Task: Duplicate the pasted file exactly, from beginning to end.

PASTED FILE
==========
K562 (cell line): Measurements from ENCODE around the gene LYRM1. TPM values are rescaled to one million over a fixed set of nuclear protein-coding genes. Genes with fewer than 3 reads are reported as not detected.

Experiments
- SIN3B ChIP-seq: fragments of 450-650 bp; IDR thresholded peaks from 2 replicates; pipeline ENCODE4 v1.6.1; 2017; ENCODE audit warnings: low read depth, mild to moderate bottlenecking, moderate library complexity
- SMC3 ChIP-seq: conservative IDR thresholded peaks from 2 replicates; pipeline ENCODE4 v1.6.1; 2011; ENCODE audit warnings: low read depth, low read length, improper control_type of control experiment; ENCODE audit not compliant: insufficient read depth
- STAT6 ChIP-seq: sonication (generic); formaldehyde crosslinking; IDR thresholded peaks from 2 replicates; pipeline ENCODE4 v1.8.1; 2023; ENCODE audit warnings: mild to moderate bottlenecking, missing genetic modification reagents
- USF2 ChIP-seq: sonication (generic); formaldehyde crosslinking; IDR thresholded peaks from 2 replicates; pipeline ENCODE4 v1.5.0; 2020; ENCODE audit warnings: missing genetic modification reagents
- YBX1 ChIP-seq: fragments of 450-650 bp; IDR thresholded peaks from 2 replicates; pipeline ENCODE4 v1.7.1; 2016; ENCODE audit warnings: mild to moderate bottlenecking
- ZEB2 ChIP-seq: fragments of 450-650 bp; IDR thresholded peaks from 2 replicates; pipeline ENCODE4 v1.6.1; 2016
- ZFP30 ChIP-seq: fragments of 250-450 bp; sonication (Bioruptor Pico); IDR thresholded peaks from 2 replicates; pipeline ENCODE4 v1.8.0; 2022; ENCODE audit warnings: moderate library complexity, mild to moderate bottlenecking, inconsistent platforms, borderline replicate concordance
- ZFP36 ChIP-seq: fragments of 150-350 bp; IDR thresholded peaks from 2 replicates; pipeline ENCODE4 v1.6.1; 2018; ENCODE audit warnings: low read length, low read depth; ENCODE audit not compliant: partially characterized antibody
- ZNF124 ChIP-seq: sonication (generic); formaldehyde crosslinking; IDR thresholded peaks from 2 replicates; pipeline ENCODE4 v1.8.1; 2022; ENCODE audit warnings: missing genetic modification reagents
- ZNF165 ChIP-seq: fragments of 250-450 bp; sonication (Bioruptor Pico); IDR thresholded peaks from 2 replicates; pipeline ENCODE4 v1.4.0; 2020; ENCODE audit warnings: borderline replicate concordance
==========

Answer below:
K562 (cell line): Measurements from ENCODE around the gene LYRM1. TPM values are rescaled to one million over a fixed set of nuclear protein-coding genes. Genes with fewer than 3 reads are reported as not detected.

Experiments
- SIN3B ChIP-seq: fragments of 450-650 bp; IDR thresholded peaks from 2 replicates; pipeline ENCODE4 v1.6.1; 2017; ENCODE audit warnings: low read depth, mild to moderate bottlenecking, moderate library complexity
- SMC3 ChIP-seq: conservative IDR thresholded peaks from 2 replicates; pipeline ENCODE4 v1.6.1; 2011; ENCODE audit warnings: low read depth, low read length, improper control_type of control experiment; ENCODE audit not compliant: insufficient read depth
- STAT6 ChIP-seq: sonication (generic); formaldehyde crosslinking; IDR thresholded peaks from 2 replicates; pipeline ENCODE4 v1.8.1; 2023; ENCODE audit warnings: mild to moderate bottlenecking, missing genetic modification reagents
- USF2 ChIP-seq: sonication (generic); formaldehyde crosslinking; IDR thresholded peaks from 2 replicates; pipeline ENCODE4 v1.5.0; 2020; ENCODE audit warnings: missing genetic modification reagents
- YBX1 ChIP-seq: fragments of 450-650 bp; IDR thresholded peaks from 2 replicates; pipeline ENCODE4 v1.7.1; 2016; ENCODE audit warnings: mild to moderate bottlenecking
- ZEB2 ChIP-seq: fragments of 450-650 bp; IDR thresholded peaks from 2 replicates; pipeline ENCODE4 v1.6.1; 2016
- ZFP30 ChIP-seq: fragments of 250-450 bp; sonication (Bioruptor Pico); IDR thresholded peaks from 2 replicates; pipeline ENCODE4 v1.8.0; 2022; ENCODE audit warnings: moderate library complexity, mild to moderate bottlenecking, inconsistent platforms, borderline replicate concordance
- ZFP36 ChIP-seq: fragments of 150-350 bp; IDR thresholded peaks from 2 replicates; pipeline ENCODE4 v1.6.1; 2018; ENCODE audit warnings: low read length, low read depth; ENCODE audit not compliant: partially characterized antibody
- ZNF124 ChIP-seq: sonication (generic); formaldehyde crosslinking; IDR thresholded peaks from 2 replicates; pipeline ENCODE4 v1.8.1; 2022; ENCODE audit warnings: missing genetic modification reagents
- ZNF165 ChIP-seq: fragments of 250-450 bp; sonication (Bioruptor Pico); IDR thresholded peaks from 2 replicates; pipeline ENCODE4 v1.4.0; 2020; ENCODE audit warnings: borderline replicate concordance